- Should it be S’s or S?
- Is it Jones or Jones’s?
- Is it Thomas or Thomas’s?
- Do you ever use S’s?
- How do you Pluralise a name ending in s?
- Where does an apostrophe go to show ownership?
- How do you pluralize Chris?
- What is correct James or James’s?
- Is it the Smiths or the Smith’s?
- Do you put apostrophe S in a last name?
- What are the 3 Uses of apostrophe?
- What is a possessive form examples?
- What is the possessive form of Chris?
- How do you show ownership with a name ending in s?
- Is it Williams or Williams’s?
- Is it Davis or Davis’s?
- Is Jesus’s correct?
- What is a singular possessive?
Should it be S’s or S?
CMOS 7.20 states that in the case of a place-name ending with “s,” the “s’s” formation is not used; e.g., the United States’.
Plural forms ending in s take an apostrophe without a second s, whether the word is singular or plural: the United States’ reputation..
Is it Jones or Jones’s?
So, what are the possessive forms of Jones and Joneses? All the English style guides insist that singular possessives are formed with -‘s and plurals with only -‘, so the possessive of Jones (singular) is Jones’s and the possessive of Joneses is Joneses’.
Is it Thomas or Thomas’s?
The modern rule is to always add ‘s even if the noun itself ends in an s or even a double s, e.g. child’s, Thomas’s, Ross’s. But the older rule for singular nouns ending is s, which you don’t see often today, but is still acceptable, is to ad only an apostrophe, e.g. Thomas’, Ross’.
Do you ever use S’s?
Yes, even if the name ends in “s,” it’s still correct to add another “‘s” to create the possessive form. It is also acceptable to add only an apostrophe to the end of singular nouns that end in “s” to make them possessive. In this case, you can show possession for Ross either way: Ross’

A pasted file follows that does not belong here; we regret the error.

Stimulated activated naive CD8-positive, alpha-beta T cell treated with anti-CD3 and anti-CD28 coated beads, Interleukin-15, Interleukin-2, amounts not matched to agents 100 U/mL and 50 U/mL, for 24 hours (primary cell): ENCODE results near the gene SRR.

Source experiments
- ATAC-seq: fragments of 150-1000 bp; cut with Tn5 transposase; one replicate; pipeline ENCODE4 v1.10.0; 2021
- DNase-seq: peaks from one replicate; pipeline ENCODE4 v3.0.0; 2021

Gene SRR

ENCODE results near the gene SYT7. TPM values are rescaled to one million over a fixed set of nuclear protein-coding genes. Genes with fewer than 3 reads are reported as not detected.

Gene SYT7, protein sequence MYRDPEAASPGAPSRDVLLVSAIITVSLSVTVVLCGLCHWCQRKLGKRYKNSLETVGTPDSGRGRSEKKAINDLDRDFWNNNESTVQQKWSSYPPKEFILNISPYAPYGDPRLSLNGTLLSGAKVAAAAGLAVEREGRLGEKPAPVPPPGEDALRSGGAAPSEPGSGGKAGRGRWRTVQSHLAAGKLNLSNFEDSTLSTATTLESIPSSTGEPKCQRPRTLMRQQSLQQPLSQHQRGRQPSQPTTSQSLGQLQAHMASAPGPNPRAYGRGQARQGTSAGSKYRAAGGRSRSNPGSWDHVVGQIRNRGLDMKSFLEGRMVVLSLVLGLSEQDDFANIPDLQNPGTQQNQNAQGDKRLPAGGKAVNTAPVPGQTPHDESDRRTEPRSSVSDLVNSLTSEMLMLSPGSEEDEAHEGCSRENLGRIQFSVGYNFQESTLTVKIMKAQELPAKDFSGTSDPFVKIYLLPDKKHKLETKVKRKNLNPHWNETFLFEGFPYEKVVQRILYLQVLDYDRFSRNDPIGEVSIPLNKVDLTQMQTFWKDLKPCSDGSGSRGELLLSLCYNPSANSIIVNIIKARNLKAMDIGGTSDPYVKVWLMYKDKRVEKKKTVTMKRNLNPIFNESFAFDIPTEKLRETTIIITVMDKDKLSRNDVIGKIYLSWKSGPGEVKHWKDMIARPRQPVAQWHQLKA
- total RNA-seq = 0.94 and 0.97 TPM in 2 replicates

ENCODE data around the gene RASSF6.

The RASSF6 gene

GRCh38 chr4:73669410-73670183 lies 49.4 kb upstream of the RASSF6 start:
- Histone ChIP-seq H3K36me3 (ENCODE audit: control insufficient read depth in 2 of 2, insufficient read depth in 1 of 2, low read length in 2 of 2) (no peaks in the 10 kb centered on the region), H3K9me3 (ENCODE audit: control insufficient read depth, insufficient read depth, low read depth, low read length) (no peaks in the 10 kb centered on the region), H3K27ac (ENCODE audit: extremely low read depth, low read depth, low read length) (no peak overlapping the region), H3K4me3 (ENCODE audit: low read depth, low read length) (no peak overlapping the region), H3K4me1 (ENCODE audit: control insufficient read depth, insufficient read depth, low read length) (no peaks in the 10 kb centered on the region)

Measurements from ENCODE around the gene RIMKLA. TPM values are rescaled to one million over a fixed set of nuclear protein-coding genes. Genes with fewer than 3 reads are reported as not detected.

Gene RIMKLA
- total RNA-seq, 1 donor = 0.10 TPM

How do you Pluralise a name ending in s?
Names are pluralized like regular words. Add -es for names ending in “s” or “z” and add -s for everything else. When indicating the possessive, if there is more than one owner add an apostrophe to the plural; if there is one owner, add ‘s to the singular (The Smiths’ car vs. Smith’s car).
Where does an apostrophe go to show ownership?
An apostrophe is a small punctuation mark ( ‘ ) placed after a noun to show that the noun owns something. The apostrophe will always be placed either before or after an s at the end of the noun owner. Always the noun owner will be followed (usually immediately) by the thing it owns. 2.
How do you pluralize Chris?
First names aren’t usually pluralized in conversation, but it is grammatically correct to do so. As to the form of Chrises, since the word ends in -s, the plural form is -es. Names are treated like common nouns when you create the plural or possessive form. (Things that belong to Chris are Chris’s things.)
What is correct James or James’s?
Commentary: both James’ birthday and James’s birthday are grammatically correct. Remember: it’s up to you! Use the version which best matches how you would pronounce it. Use James’s if you pronounce it “Jamesiz”, but use James’ if you pronounce it “James”.